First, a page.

Well, there's clearly something special about them. With that in mind, I want you to imagine two lifelong friends who decided to start their own business in an already saturated market. That alone is a struggle. Then, the boys decided to create a sort of one-size-fits-all frame that is suitable for just about any cycling activity you can think of. Thus, the Doggler was born.
What I mean when I say 'one-size-fits-all' is that the frame and fork that Hudski builds can be used with an array of secondary gear to result in builds suitable for gravel domination, mountain biking, bikepacking, and urban riding. Yet, it helps to know that the geometry of the frame is "loosely based on modern trail bikes." But things needed to be taken a bit further, so XC and gravel cues were also added to the frameset geometry. It's this base that allows you to basically build whatever kind of bicycle you want.
Overall, both the frame and fork design are in-house ideas, but assembly is actually carried out in Taiwan at a factory that puts together "high-end aluminum full suspension mountain bikes and e-bikes." We aren't told which factory precisely, but Hudski chose this space for construction because the Taiwan crew is known for their "weld quality, commitment to testing, and accurate material properties." In short, you shouldn't have any worries about the frame.
Part two of the frameset is made up of the fork. What we see here is nothing more than a carbon fiber component with no suspension. But I thought this was supposed to also be a "mountain bike?" Well, that's true, and while you won't be dropping off any cliffs or grabbing airtime with this fork, single tracks, and dirt roads can still be accessed.
If you're like me and want a bit more suspension than just the vibration-reducing properties of a Toray carbon fork, you can switch it out with a component of your liking as long as the dimensions adhere to Hudski standards. Before you do, take the time to hit a few trails with the carbon version because the manufacturer has created a fork that works perfectly with the frame it's on.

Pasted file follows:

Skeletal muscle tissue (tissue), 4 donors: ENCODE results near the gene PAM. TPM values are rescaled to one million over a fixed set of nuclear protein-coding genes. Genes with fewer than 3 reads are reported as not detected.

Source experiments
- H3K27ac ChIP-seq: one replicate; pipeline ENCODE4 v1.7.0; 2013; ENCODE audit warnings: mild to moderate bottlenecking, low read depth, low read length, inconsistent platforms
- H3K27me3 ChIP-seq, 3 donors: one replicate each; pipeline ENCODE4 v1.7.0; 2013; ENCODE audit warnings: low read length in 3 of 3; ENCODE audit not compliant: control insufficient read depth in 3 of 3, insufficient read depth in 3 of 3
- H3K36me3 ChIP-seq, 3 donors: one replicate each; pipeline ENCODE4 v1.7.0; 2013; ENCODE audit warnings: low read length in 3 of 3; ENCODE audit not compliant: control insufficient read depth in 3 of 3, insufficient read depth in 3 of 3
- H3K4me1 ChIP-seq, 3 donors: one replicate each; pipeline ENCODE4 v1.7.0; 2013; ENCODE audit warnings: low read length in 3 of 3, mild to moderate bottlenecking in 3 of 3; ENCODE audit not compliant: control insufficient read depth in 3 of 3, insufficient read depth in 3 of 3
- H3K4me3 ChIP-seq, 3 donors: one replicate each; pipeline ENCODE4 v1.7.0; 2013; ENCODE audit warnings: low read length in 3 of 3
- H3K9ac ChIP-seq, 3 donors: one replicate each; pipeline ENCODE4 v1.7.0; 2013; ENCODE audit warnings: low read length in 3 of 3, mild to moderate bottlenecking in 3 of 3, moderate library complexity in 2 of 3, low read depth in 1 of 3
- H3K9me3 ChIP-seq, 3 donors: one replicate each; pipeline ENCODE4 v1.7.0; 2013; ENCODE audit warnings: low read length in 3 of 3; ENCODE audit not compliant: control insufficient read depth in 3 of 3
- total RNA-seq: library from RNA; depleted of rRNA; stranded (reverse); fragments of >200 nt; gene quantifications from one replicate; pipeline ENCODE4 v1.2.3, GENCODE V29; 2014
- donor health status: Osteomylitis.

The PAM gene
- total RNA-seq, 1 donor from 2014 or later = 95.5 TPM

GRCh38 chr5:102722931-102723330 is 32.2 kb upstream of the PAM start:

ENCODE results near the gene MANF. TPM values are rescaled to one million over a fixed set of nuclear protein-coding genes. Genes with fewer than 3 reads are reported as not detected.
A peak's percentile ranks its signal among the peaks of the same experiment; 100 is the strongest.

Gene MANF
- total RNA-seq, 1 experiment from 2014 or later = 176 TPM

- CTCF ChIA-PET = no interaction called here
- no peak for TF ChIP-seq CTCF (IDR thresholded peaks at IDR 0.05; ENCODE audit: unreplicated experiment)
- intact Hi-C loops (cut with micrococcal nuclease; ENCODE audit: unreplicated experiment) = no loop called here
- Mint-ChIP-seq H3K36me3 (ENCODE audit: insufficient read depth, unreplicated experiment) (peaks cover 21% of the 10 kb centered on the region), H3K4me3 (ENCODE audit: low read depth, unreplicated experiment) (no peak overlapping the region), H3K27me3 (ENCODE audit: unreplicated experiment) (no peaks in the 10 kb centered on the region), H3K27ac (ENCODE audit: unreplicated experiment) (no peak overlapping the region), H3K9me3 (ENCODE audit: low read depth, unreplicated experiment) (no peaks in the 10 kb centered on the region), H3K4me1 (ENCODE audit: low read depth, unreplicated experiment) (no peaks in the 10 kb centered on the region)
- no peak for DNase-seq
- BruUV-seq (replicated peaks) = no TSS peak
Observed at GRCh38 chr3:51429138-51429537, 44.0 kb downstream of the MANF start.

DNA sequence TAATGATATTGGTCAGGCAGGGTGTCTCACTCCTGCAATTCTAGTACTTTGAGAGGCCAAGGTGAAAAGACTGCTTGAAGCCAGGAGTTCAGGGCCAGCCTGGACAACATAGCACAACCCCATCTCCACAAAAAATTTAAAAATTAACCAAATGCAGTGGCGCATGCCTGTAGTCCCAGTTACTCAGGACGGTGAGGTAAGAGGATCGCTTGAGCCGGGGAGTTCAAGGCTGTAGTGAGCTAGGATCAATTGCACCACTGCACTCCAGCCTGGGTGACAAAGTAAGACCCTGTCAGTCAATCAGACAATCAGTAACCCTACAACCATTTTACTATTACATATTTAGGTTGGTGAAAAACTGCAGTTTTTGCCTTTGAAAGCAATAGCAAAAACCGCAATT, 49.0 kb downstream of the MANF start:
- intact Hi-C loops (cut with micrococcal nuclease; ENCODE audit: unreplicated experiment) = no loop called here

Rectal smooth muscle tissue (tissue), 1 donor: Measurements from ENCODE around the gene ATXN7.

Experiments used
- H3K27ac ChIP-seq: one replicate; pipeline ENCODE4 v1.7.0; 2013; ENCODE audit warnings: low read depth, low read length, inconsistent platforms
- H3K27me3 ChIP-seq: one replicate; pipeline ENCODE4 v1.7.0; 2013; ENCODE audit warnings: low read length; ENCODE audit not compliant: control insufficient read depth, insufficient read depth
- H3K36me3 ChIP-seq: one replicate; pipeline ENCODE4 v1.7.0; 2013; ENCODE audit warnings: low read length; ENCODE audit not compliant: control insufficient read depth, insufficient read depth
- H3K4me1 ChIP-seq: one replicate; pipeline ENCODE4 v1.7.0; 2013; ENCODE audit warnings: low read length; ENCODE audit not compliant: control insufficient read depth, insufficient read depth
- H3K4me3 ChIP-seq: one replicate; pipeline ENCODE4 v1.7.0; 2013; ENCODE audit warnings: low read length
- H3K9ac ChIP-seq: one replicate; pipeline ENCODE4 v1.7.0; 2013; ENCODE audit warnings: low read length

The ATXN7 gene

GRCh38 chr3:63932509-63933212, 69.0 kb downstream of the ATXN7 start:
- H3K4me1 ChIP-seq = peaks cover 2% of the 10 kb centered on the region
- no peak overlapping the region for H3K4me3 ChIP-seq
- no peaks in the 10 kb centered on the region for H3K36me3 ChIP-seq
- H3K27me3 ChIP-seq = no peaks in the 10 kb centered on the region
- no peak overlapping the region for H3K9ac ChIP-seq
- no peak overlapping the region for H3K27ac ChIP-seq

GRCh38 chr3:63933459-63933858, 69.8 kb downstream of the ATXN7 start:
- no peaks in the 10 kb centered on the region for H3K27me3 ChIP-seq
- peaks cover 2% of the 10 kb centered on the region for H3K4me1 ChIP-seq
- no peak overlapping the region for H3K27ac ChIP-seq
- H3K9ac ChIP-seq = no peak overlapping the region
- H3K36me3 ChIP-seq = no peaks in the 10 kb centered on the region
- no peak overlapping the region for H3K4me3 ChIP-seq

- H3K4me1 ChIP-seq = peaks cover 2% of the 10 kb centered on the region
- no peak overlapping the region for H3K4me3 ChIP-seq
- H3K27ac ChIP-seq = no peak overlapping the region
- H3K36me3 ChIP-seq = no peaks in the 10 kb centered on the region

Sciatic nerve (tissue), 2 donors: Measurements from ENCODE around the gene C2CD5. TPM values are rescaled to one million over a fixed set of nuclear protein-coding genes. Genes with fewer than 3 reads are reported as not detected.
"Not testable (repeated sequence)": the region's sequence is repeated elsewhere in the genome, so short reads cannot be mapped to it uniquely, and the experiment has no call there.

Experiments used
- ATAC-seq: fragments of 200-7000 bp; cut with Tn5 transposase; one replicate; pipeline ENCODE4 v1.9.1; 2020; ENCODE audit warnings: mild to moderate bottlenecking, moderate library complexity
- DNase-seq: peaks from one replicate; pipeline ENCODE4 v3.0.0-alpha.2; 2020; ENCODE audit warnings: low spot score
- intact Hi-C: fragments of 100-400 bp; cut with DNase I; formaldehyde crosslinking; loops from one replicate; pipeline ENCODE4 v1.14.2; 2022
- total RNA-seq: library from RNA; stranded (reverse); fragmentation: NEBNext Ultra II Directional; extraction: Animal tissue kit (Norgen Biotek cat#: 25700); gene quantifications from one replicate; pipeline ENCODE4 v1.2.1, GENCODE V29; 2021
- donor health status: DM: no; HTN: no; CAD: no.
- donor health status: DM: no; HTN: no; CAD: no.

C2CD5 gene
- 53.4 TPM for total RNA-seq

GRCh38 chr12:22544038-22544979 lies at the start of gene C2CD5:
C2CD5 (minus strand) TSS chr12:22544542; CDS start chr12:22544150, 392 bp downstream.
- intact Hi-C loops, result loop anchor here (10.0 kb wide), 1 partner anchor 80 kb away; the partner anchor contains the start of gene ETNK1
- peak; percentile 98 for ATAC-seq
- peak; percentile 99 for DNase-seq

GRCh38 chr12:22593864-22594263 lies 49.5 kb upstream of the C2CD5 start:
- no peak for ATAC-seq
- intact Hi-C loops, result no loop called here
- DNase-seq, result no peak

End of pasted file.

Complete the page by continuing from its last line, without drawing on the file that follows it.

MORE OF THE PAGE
What does all this mean for folks like me and you? Nothing more than versatility. Hudski's website currently offers three versions of the Doggler, a gravel machine, one for city riding and another for bikepacking. But no matter which version you choose, you'll be dishing out the same price, $2,200 (€2,050 at current exchange rates) for your own Doggler.
Now, most of the components on each version are mostly the same. For example, all three types include a dropper post, even the urban version. All three bikes also employ the same SLX 1x12 drivetrain and SLX brakes with 160 mm (6.3 in) rotors. But, the major differences lie in features such as the wheels, tires, and handlebars.
While you would expect the city bike to stick solely to the urban landscape, Hudski informs us that it's suitable for both paved and unpaved roads. Considering it's rocking 29-inch tires, covering ground should feel a whole lot like riding a hardtail MTB. The Maxxis Grifter rubbers include a cross-section of 2 in, helping soften up cracks in the road and the occasional interaction with a curb.
The final variation of the Doggler is the mountain bike. Again, we see the same carbon fork, an SLX drivetrain, but grip and comfort are dependent on a pair of Maxxis Rekon Exo with 27.5 inches. A 2.6-inch cross-section expands your contact patch with more lateral stability and grip than the other two versions. Oh, and that stock dropper post will help you include rougher portions of track and trail than you typically could. Oh, this is also the heaviest of the three bikes, cruising in with a weight of just 24.9 pounds (11.3 kilograms).
Now that you have an idea of just how versatile the Hudski's Doggler can be, there's just one thing to do: find one, give it a good ol' whip around the block or a local track, and go from there. Or grab one direct from Hudski, and return it within 30 days if you're not happy with your two-wheeler. But the catch is that it must present itself as "brand new, unused, and in a re-sellable condition." Sure, a small catch, but you can find a way to test its abilities without damaging anything.